Former UEFA President Michel Platini has been formally placed under investigation in Switzerland in relation to a $2 million (£1.62 million/€1.78 million) payment he received from FIFA in 2011.
It comes as part of a wider corruption case against former FIFA President Sepp Blatter, with Swiss prosecutors extending its criminal proceedings to include Blatter's role in the payment to Platini, according to The Associated Press.
The Frenchman is now suspected of being an accomplice to criminal mismanagement, of misappropriation and forgery.
It is reported that the former France national team captain had invoiced FIFA in January 2011 seeking payment for a uncontracted additional salary from working as a presidential adviser in Blatter's first term from 1998 to 2002 - and he was paid the next month.
Platini has had five different courts and tribunals rule against him since the Swiss prosecutors revealed the allegation in September 2015, including the FIFA Ethics Committee, the Court of Arbitration for Sport and the European Court of Human Rights.
Both Blatter and Platini have been banned by FIFA, but they deny wrongdoing and have not been charged by Swiss prosecutors.
The office of the Swiss Attorney General stated that it is planning to hold "various hearings" with Platini in Bern later in the year.
In a statement, Platini said: "I have total confidence in Swiss justice, I am once again at their disposal and am absolutely serene."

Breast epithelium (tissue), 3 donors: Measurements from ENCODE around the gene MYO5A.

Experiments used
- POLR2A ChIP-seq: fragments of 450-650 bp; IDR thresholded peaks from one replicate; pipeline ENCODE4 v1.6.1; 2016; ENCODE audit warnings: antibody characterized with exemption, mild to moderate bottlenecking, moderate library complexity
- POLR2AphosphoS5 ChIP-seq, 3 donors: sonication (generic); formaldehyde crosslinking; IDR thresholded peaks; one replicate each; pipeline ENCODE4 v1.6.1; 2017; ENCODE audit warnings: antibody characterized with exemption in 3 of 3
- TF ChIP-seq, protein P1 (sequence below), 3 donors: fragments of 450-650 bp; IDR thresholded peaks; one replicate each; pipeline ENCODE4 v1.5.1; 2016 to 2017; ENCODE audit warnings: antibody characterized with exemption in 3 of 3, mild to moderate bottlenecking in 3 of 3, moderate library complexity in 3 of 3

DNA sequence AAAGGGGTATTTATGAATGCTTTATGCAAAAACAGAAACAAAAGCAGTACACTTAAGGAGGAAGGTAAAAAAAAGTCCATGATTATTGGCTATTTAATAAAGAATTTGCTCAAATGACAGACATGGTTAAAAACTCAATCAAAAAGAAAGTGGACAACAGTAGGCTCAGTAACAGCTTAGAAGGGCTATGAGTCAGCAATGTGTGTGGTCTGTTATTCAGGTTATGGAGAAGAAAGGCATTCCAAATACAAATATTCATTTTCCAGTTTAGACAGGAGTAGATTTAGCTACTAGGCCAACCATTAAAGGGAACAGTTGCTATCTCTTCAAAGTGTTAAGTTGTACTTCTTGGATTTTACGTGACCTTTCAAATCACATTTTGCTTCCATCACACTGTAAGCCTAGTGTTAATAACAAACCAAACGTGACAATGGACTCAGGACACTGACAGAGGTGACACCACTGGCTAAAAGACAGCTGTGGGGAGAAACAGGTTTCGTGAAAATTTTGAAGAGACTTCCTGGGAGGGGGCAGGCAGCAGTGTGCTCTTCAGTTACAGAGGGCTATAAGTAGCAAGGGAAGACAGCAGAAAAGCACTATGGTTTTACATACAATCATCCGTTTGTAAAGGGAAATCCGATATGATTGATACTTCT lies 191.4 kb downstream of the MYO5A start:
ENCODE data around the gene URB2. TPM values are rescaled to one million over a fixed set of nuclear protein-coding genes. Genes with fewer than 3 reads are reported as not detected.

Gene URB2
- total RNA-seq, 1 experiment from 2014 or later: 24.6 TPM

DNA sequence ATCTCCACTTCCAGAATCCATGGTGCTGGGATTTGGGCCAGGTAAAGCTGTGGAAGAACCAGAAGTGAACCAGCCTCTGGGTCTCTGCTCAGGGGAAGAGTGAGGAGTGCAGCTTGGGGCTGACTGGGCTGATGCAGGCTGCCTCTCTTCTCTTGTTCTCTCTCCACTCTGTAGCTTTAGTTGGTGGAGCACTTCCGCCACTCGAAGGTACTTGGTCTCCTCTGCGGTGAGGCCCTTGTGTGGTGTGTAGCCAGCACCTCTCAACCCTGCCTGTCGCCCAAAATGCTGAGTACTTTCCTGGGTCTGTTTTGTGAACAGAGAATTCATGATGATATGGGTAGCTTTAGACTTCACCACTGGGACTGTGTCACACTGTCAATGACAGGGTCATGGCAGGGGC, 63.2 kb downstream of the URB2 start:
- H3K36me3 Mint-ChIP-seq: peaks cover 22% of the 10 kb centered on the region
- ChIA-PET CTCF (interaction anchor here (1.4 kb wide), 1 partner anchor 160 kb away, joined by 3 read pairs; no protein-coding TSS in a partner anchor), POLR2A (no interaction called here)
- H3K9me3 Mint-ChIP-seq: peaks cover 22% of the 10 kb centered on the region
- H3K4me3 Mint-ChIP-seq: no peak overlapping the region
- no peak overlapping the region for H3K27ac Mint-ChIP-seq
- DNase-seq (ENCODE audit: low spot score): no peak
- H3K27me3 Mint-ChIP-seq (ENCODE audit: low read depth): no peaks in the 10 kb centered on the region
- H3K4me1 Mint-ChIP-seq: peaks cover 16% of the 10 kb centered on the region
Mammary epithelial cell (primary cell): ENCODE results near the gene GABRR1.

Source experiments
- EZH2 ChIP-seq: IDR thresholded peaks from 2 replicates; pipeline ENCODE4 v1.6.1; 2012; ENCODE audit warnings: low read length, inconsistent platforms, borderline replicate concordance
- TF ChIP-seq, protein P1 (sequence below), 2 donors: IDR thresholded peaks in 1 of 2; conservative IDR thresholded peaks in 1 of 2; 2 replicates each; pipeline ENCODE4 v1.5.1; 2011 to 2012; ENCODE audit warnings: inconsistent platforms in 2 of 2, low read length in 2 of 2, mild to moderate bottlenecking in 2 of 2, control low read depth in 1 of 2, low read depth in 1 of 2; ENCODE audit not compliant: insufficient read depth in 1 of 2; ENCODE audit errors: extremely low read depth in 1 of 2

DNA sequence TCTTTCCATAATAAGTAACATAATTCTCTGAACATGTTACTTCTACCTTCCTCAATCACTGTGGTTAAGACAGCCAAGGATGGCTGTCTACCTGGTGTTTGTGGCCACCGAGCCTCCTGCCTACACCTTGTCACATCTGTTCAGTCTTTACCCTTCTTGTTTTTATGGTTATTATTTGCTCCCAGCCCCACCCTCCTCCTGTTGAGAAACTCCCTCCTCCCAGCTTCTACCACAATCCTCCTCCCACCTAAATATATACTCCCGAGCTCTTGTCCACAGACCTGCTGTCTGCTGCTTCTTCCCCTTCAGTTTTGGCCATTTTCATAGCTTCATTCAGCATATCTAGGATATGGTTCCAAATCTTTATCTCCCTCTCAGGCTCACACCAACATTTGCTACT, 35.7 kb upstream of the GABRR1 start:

Platini, who is often regarded as one of France's greatest ever footballers, is now able to return to sport after his FIFA ban expired in October.
He had initially been cleared of wrongdoing two years ago by prosecutors before the allegation was revived by a new prosecutor, Thomas Hildbrand, who was appointed last year.
The corruption case has been ongoing since 2014.
Hildbrand also extended criminal proceedings against Blatter this month for suspected criminal management to include a $1 million (£810,000/€890,000) loan FIFA made to the Trinidad and Tobago Soccer Federation in 2010, which was then controlled by then-FIFA vice-president Jack Warner who has now been banned by the governing body.
Two more FIFA officials, Jérôme Valcke and Markus Kattner, were named as "accused persons" in the investigation and were fired by FIFA in 2016.
Platini was President of UEFA from 2007 to 2015 and was surrounded by corruption allegations in his later years of his tenure, being named in the Panama Papers leak which showed links to holding interest in offshore entities.
He also made a remark in 2018 suggesting that the draw for the 1998 FIFA World Cup was fixed to ensure that France and Brazil would be unable to meet until the final, assuming they both won their groups.
Platini was also questioned over his suspected involvement in awarding Qatar the 2022 World Cup, a controversial decision that has been heavily linked to allegations of bribery.